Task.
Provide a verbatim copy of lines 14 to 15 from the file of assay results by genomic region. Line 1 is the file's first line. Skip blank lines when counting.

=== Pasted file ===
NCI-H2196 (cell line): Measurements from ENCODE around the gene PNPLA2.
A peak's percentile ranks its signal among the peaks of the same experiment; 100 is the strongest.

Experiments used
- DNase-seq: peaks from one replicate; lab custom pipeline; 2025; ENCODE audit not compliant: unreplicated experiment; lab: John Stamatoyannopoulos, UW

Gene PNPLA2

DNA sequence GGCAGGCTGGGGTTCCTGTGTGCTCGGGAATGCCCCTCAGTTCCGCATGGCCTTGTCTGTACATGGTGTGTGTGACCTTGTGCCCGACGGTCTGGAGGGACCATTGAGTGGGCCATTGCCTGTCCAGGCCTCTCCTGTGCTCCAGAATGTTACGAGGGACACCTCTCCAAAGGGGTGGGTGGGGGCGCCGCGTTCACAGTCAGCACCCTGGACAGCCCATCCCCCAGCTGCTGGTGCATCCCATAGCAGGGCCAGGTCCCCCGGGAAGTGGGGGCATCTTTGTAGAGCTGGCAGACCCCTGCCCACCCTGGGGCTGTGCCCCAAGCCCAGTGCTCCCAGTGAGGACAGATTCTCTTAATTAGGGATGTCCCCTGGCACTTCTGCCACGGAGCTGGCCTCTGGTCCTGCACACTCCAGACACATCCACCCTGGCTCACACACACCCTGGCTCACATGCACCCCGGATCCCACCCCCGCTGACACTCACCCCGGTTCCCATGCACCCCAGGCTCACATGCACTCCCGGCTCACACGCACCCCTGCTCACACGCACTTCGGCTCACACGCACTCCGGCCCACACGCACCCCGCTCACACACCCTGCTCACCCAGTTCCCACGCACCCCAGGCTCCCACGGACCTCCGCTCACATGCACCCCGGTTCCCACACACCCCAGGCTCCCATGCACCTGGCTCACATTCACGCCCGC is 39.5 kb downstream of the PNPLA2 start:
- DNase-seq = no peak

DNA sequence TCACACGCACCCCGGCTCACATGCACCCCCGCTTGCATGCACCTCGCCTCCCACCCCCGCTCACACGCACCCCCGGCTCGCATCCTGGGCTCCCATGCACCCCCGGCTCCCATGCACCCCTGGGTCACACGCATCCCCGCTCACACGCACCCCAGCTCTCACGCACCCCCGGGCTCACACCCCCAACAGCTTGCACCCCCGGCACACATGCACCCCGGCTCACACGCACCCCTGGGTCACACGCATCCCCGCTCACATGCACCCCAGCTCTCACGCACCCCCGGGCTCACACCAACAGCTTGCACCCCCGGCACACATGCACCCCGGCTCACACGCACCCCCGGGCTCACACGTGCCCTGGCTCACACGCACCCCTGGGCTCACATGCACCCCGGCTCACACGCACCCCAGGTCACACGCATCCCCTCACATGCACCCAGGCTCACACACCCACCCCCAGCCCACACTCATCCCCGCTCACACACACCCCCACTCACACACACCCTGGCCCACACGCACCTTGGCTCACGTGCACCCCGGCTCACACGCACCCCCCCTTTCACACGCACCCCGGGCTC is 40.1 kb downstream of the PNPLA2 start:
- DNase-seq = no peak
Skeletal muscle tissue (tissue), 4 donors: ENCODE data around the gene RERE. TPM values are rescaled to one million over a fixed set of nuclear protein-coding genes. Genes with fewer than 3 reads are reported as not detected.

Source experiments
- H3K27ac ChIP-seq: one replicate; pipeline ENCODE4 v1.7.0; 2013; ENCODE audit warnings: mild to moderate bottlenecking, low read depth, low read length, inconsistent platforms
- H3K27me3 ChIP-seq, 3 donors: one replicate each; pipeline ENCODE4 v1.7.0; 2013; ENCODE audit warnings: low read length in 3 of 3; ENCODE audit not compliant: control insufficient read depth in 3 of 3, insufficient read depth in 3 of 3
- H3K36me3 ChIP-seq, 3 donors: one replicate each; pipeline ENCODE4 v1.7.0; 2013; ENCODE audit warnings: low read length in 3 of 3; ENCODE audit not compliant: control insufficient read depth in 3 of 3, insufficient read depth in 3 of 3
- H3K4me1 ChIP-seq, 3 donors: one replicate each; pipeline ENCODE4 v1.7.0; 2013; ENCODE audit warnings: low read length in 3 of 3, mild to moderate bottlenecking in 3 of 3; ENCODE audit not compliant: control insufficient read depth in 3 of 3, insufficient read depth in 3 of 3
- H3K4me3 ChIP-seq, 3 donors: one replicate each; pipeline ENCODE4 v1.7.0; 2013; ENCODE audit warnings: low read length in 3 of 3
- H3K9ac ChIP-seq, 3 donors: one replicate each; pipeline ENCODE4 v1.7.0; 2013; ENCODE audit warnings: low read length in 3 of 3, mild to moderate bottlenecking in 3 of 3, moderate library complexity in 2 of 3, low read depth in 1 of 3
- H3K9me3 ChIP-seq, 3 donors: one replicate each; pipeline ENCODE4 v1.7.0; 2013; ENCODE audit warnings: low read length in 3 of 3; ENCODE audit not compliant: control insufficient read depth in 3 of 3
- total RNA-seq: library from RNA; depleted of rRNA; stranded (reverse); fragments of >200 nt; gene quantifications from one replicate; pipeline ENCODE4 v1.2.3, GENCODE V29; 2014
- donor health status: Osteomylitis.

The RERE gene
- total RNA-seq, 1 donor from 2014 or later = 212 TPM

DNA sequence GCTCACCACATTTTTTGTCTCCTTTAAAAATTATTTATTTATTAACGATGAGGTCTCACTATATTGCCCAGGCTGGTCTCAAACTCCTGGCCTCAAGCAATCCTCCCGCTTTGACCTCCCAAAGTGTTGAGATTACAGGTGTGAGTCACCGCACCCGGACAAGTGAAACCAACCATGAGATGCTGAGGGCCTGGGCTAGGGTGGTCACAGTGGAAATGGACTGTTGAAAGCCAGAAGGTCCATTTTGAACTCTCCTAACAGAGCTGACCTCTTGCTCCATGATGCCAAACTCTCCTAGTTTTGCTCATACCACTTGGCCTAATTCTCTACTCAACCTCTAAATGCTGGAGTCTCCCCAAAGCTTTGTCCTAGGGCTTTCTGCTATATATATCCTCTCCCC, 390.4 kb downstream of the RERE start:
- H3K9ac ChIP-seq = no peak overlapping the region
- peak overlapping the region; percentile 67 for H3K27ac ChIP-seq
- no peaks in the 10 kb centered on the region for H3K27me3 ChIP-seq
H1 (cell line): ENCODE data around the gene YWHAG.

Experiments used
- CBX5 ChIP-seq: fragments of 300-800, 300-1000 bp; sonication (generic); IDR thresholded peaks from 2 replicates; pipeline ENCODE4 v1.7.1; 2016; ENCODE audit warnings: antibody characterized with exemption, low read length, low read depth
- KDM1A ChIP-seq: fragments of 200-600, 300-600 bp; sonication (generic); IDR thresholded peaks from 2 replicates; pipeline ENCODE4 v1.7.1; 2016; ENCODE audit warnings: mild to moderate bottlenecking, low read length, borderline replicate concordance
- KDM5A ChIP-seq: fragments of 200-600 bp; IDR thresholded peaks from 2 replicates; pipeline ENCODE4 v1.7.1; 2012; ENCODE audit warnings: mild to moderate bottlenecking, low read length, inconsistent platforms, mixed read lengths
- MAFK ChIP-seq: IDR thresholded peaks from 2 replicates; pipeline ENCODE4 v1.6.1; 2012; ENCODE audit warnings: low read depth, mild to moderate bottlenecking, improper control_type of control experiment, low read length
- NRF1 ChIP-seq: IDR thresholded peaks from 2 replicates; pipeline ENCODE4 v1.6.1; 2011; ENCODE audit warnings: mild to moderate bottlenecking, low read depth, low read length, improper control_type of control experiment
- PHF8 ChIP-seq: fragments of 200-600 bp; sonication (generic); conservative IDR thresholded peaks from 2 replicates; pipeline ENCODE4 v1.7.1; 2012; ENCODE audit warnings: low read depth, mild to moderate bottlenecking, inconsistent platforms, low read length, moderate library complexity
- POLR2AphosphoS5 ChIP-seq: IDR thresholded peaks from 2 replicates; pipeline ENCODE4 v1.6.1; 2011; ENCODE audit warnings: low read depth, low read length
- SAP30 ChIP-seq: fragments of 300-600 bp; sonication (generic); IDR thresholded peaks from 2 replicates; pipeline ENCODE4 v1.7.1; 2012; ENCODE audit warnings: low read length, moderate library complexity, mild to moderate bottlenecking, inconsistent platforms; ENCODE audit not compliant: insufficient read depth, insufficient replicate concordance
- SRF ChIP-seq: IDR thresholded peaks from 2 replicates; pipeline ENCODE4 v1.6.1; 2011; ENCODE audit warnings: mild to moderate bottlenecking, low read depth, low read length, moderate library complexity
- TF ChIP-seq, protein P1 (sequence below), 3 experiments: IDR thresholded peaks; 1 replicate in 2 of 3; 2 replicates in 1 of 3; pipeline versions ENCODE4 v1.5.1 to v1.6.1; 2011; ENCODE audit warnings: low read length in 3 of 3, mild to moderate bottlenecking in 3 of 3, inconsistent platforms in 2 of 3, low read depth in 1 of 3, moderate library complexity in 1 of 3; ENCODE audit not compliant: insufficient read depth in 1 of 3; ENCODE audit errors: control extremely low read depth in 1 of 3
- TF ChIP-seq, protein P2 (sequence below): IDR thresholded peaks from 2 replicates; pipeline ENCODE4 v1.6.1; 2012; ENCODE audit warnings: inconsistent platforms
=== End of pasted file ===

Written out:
- H3K36me3 ChIP-seq, 3 donors: one replicate each; pipeline ENCODE4 v1.7.0; 2013; ENCODE audit warnings: low read length in 3 of 3; ENCODE audit not compliant: control insufficient read depth in 3 of 3, insufficient read depth in 3 of 3
- H3K4me1 ChIP-seq, 3 donors: one replicate each; pipeline ENCODE4 v1.7.0; 2013; ENCODE audit warnings: low read length in 3 of 3, mild to moderate bottlenecking in 3 of 3; ENCODE audit not compliant: control insufficient read depth in 3 of 3, insufficient read depth in 3 of 3